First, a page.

July 13, 2017 (Bloomberg) OPEC wants an “orderly recovery” in oil production from Libya, Nigeria and Iran and has a flexible output target under its cuts agreement to accommodate more crude from the three member nations, the group’s Secretary-General Mohammad Barkindo said. The Organization of Petroleum Exporting Countries was anticipating a revival in production from the three when it set … Read moreOPEC Can Absorb `Orderly’ Recovery From Libya, Nigeria, Iran
July 12, 2017 (Bloomberg) Oil extended gains to surpass $46 a barrel as U.S. industry data showed crude and gasoline stockpiles declined. Futures advanced as much as 2.4 percent in New York after rising 1.8 percent in the previous two sessions. Crude inventories fell by 8.13 million barrels last week, the American Petroleum Institute was said … Read moreOil Rises a Third Day to Trade Near $46 on U.S. Stockpile Slide
July 11, 2017 (Bloomberg) A proposal that Libya and Nigeria could have to accept limits on their crude production probably wouldn’t be enough to put OPEC’s faltering efforts to eliminate a global supply glut back on track. The two African nations — exempt from the supply curbs agreed last year due to internal strife — have … Read moreOPEC Caps for Libya, Nigeria Wouldn’t Fix Global Oil Glut
July 11, 2017 (Bloomberg) Oil fell in New York, erasing earlier gains, after Saudi Arabia’s production last month was said to have risen above the cap it agreed on with fellow OPEC members. Futures slid 1 percent after advancing 1.2 percent earlier. Saudi Arabia told OPEC it raised output by 190,000 barrels a day to 10.07 million … Read moreOil Slides as Saudi Arabia Is Said to Produce Above Output Cap
July 11, 2017 (Bloomberg) Secretary of State Rex Tillerson said Qatar had been reasonable in its approach to the Gulf crisis and that he’s “hopeful” progress can be made to end an impasse that pits long-standing U.S. allies against one another. “I think Qatar has been quite clear in its positions, and I think very … Read moreTillerson Says `Hopeful’ of Ending Gulf Spat on Visit to Qatar
July 10, 2017 (Bloomberg) Royal Dutch Shell Plc plans to spend as much as $1 billion a year on its New Energies division as the transition toward renewable power and electric cars accelerates. “In some parts of the world we are beginning to see battery electric cars starting to gain consumer acceptance” while wind … Read moreShell Plans to Spend $1 Billion a Year on Clean Energy by 2020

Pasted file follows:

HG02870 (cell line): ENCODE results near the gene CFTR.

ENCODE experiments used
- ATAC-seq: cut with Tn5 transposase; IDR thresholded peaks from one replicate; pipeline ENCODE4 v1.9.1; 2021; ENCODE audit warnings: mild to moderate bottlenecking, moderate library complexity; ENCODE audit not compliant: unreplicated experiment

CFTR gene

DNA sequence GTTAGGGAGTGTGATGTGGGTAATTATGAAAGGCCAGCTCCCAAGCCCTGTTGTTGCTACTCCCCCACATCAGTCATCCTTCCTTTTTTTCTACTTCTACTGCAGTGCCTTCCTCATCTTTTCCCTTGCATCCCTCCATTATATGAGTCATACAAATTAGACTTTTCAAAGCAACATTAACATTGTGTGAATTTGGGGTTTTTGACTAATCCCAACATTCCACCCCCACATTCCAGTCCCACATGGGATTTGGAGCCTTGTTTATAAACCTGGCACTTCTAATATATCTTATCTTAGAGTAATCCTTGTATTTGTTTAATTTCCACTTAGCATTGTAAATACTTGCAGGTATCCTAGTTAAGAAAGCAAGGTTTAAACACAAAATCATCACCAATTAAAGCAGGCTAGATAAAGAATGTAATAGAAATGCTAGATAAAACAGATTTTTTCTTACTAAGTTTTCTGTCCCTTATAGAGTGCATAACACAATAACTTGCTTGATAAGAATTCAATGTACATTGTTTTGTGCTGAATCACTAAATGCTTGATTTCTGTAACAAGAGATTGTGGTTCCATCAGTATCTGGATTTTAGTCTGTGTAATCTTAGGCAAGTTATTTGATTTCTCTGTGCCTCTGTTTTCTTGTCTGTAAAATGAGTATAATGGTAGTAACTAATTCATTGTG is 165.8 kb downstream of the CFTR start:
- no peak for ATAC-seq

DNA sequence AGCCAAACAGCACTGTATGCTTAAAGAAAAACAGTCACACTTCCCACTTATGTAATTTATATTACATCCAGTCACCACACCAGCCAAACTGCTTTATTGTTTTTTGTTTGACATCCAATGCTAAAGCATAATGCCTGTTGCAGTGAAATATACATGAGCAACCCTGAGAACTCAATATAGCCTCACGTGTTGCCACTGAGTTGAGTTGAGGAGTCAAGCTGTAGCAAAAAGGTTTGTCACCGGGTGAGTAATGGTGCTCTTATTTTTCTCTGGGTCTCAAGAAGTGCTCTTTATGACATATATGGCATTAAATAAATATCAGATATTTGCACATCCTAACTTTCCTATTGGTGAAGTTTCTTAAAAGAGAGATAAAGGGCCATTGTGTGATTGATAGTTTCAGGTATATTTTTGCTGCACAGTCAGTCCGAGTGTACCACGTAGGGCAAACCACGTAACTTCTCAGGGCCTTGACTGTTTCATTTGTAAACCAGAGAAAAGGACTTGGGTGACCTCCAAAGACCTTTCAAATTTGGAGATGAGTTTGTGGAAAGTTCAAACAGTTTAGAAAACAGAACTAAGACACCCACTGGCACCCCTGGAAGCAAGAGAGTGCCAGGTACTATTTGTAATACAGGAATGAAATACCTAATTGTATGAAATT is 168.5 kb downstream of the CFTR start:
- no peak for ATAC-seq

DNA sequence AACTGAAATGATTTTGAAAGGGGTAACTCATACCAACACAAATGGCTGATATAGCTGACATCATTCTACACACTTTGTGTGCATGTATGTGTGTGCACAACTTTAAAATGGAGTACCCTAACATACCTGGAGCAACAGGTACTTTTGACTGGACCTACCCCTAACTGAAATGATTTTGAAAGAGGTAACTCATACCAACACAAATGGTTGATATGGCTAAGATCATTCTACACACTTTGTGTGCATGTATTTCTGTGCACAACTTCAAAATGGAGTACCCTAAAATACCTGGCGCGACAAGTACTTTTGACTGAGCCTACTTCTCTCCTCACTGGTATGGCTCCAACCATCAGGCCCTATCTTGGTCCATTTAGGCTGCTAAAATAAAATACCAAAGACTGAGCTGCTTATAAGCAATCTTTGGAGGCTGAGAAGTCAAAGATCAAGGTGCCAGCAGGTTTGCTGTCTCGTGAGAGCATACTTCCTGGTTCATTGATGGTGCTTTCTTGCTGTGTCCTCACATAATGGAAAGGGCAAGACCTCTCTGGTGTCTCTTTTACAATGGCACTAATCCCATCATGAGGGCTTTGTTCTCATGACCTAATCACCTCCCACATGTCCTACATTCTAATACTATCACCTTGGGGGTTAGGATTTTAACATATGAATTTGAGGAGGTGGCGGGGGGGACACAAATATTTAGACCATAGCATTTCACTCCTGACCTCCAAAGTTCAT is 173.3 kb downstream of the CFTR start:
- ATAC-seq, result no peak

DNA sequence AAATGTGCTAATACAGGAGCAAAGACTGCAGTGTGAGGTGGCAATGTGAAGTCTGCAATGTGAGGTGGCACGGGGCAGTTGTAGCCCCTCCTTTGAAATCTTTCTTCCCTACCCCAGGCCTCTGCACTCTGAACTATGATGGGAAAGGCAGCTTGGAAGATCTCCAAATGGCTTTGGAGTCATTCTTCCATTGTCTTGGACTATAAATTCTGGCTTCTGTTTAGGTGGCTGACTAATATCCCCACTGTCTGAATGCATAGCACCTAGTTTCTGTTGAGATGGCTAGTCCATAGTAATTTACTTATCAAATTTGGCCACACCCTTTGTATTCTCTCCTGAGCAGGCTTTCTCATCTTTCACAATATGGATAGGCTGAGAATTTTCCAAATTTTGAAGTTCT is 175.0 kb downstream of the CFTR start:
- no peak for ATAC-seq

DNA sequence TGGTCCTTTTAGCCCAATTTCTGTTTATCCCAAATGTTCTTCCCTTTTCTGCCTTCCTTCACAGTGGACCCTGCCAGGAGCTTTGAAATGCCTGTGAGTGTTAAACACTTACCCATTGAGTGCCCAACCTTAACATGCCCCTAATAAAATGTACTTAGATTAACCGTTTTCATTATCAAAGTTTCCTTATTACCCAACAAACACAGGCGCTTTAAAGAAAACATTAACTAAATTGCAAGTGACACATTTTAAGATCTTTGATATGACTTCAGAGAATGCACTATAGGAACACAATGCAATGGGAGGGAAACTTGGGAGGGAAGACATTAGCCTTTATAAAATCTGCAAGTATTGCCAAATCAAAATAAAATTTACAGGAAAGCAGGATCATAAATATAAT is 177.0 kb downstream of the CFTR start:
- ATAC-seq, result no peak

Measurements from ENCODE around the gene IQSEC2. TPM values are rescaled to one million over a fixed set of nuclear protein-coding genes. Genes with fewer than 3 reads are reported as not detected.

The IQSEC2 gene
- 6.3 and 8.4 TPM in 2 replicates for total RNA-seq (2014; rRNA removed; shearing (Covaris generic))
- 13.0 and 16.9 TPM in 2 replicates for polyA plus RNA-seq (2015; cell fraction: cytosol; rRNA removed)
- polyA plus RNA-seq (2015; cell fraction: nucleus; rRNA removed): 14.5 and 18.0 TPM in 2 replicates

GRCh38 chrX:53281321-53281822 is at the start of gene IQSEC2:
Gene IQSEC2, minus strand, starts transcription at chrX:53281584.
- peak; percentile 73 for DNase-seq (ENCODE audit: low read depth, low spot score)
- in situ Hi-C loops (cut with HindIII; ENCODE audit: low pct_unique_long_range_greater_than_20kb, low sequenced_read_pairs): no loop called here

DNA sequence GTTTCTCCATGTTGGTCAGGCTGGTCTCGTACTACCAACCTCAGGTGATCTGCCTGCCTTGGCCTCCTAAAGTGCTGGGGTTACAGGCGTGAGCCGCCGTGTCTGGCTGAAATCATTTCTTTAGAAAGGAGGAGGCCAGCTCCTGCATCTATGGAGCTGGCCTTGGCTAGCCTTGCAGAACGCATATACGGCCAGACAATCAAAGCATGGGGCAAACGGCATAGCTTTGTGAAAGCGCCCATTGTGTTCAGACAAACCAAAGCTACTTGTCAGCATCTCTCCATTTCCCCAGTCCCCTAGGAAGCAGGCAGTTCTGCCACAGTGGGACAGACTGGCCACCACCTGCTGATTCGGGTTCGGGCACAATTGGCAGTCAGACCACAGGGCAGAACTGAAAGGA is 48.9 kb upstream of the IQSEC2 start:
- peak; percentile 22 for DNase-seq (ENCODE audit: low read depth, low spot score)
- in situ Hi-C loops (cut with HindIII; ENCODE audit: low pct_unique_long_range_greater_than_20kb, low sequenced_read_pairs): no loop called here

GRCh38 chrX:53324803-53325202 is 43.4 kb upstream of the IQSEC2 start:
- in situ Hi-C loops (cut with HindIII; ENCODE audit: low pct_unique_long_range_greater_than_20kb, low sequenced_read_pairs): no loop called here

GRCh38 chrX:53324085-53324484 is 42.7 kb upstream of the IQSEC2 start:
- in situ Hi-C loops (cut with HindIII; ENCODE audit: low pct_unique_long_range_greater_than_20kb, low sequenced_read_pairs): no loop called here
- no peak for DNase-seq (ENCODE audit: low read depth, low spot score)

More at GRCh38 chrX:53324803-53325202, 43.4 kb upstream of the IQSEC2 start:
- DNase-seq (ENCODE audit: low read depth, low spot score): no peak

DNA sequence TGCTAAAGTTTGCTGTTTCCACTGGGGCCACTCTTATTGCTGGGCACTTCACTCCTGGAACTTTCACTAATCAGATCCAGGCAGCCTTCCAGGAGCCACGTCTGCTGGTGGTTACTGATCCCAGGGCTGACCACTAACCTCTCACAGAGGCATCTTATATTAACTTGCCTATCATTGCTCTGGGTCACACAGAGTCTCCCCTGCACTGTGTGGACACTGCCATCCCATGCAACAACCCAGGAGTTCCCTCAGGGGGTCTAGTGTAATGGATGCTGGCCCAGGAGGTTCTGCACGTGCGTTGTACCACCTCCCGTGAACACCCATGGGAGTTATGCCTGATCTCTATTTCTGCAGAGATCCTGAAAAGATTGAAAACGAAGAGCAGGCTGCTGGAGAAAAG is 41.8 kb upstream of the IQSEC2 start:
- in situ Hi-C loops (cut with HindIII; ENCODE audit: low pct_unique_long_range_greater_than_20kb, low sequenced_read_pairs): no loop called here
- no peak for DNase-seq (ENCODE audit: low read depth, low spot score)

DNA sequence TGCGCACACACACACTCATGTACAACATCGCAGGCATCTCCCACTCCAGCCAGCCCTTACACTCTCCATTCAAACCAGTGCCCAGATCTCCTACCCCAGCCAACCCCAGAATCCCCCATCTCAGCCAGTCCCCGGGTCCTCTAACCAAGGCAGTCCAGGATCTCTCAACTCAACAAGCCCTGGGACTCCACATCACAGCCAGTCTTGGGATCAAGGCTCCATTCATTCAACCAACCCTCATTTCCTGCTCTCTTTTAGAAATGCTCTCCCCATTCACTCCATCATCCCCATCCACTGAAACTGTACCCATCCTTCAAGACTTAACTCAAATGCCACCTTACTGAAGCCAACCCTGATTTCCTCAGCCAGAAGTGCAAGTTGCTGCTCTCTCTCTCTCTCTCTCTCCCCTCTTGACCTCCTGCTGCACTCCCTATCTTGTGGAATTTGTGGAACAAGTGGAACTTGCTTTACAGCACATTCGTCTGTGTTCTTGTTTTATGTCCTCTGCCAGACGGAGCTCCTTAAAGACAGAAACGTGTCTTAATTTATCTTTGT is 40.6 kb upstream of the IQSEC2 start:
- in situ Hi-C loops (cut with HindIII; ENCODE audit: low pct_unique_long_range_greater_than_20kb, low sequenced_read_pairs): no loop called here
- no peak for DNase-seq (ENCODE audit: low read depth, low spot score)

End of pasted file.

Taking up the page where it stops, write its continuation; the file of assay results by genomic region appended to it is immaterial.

July 10, 2017 (Bloomberg) Oil fell from the lowest closing price in two weeks as talk of Libya and Nigeria being requested to cap their production failed to dispel doubts about the effectiveness of OPEC’s cut. Futures were down 0.8 percent in New York, extending last week’s 3.9 percent drop. The two African producers, who … Read moreOil Falls as Talk of Libya, Nigeria Caps Can’t Dispel OPEC Doubt
July 10, 2017 (Bloomberg) The tussle for supremacy between OPEC and U.S. shale drillers is killing off older oil fields at the fastest pace in almost a quarter century. That could hurt the industry once the current glut has faded. The three-year price slump triggered by the battle for market share choked off funds for … Read moreOil Fields Pumping a Third of Supply Die Fastest in 24 Years
July 7, 2017 (Bloomberg) Oil prices declined for the week, as expanded U.S. drilling activity and added production offset a larger-than-expected drop in stockpiles. Futures fell 3.9 percent, even after U.S. data on Thursday showed the nation’s crude stockpiles dropped by 6.3 million barrels, three times as much as expected. U.S. drillers went back to … Read moreOil Posts Weekly Decline as U.S. Drillers Resume Expansion
EDMONTON — An agency is maintaining Alberta’s credit rating but says the outlook for the long-term is negative because of the NDP government’s unwillingness to tackle its deficit and growing debt.
DBRS Limited says the rating remains at AA-high, but the trend on long-term ratings has been changed to negative from stable and the province could face a downgrade within a year.